Since 2005, the rate of opioid-related emergency room visits has doubled and hospitalizations are up 64%. At the same time, many states are sending more people to prison for drug-related offenses. However, a new analysis contends that there is no apparent link between drug imprisonments and reining in the problems associated with the ongoing epidemic.
In a letter [PDF] sent this week to the White House Commission on Combating Drug Addiction and the Opioid Crisis, the nonpartisan Pew Charitable Trusts argue that the available data shows no relationship between a state’s willingness to punish a drug offender and that state’s drug-related woes.
To be clear, the letter indicates that neither high nor low levels of imprisonment appear ultimately relevant to folks’ use of dangerous drugs.
Compare Louisiana, the state with the highest level of drug-related imprisonment (226.4 prisoners for every 100,000 people) to the state with the lowest rate, Massachusetts (30.2 per 100,000). Though the two states have drastically different measures in place for dealing with drug offenders, neither can really claim that they are making much of a difference. Louisiana has the 13th-highest rate of adult illicit drug use in the country and is in the middle of the pack (23rd) for overdose rate. Meanwhile, Massachusetts is in the bottom third (#39) for drug use and 13th for overdose rate.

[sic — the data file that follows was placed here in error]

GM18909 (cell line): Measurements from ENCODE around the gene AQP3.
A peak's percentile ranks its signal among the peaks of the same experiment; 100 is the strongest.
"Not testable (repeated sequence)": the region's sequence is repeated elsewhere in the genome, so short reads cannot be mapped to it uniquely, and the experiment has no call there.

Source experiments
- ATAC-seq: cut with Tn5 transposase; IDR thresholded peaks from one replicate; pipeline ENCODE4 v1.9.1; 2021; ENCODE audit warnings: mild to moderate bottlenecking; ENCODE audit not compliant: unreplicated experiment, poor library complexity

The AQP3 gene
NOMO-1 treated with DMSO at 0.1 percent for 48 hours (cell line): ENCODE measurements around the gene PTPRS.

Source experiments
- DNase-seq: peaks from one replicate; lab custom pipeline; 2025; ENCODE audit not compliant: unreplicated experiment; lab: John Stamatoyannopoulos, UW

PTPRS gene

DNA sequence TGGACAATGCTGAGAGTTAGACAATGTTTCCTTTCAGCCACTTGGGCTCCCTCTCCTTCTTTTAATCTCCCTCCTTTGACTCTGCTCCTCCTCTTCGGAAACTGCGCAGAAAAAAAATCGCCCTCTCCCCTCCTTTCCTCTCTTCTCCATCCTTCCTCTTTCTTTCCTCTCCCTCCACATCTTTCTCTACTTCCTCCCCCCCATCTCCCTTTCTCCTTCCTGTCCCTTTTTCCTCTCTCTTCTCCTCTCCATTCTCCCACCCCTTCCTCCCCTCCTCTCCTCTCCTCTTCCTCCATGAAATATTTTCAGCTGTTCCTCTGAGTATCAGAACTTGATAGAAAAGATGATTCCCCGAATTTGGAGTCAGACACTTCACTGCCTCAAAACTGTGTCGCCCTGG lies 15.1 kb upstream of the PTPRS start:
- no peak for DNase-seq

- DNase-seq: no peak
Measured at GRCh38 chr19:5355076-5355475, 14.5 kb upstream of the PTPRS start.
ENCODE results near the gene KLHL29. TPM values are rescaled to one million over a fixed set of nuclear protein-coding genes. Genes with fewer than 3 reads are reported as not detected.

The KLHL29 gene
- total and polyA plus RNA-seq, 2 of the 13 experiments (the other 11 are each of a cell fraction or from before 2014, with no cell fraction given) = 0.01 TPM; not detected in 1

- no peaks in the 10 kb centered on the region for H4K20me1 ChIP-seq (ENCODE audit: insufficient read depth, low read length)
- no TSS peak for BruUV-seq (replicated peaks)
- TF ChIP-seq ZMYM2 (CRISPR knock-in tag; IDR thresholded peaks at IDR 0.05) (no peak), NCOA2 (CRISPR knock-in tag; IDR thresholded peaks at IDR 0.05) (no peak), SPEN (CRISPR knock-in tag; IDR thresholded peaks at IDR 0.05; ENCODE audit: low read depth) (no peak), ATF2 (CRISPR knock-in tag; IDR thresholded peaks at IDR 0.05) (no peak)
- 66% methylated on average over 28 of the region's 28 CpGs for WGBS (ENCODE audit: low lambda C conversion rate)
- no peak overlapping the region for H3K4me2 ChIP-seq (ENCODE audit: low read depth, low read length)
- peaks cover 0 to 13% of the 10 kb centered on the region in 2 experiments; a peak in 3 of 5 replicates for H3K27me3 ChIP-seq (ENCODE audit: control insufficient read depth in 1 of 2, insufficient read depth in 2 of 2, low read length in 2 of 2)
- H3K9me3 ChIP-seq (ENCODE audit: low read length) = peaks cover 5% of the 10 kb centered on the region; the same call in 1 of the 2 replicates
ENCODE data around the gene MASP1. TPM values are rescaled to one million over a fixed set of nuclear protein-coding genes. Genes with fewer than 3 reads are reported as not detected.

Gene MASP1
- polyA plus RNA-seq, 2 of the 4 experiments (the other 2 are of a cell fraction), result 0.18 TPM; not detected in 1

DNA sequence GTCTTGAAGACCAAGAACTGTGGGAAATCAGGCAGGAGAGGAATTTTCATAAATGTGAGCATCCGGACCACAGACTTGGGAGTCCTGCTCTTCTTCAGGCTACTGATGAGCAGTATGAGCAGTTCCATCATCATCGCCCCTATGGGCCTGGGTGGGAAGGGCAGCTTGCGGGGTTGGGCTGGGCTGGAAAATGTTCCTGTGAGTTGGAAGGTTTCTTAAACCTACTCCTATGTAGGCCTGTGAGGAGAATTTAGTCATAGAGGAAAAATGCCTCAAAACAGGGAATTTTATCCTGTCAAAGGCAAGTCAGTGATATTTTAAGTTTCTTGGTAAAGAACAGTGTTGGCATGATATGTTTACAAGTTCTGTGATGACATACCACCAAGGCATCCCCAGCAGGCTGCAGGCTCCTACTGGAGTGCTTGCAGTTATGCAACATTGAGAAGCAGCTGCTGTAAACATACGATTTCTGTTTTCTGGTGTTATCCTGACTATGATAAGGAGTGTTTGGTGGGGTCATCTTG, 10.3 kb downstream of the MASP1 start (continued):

The state with the lowest rate for overdoses is North Dakota, but its imprisonment rate is only the 14th highest and is less than half that of Louisana’s. West Virginia has the highest rate of overdose, but its drug use rate is only ranked 32nd.
Wyoming has the lowest rate of drug use in the country, and the third highest overall drug imprisonment rate, but it’s also #14 for drug overdoses.
This is all to say that, per Pew’s analysis of the data, the threat of prison time doesn’t seem to have any direct impact on the effects of the drug epidemic.
“The absence of any relationship between state rates of drug imprisonment and drug problems suggests that expanding drug imprisonment is not likely to be an effective national drug control and prevention strategy,” concludes the letter, which also points to previous studies, like a 2014 report on incarceration in the U.S. from the National Research Council, which found that minimum sentencing requirements for criminal offenders has “few, if any, deterrent effects.”
Argues the Pew letter, “The most effective response to the growth in opioid misuse, research suggests, is a combination of law enforcement to curtail trafficking and halt the emergence of new markets; alternative sentencing to divert nonviolent drug offenders from costly imprisonment; treatment to reduce dependency and recidivism; and prevention efforts that can identify individuals at high risk for developing substance use disorders.”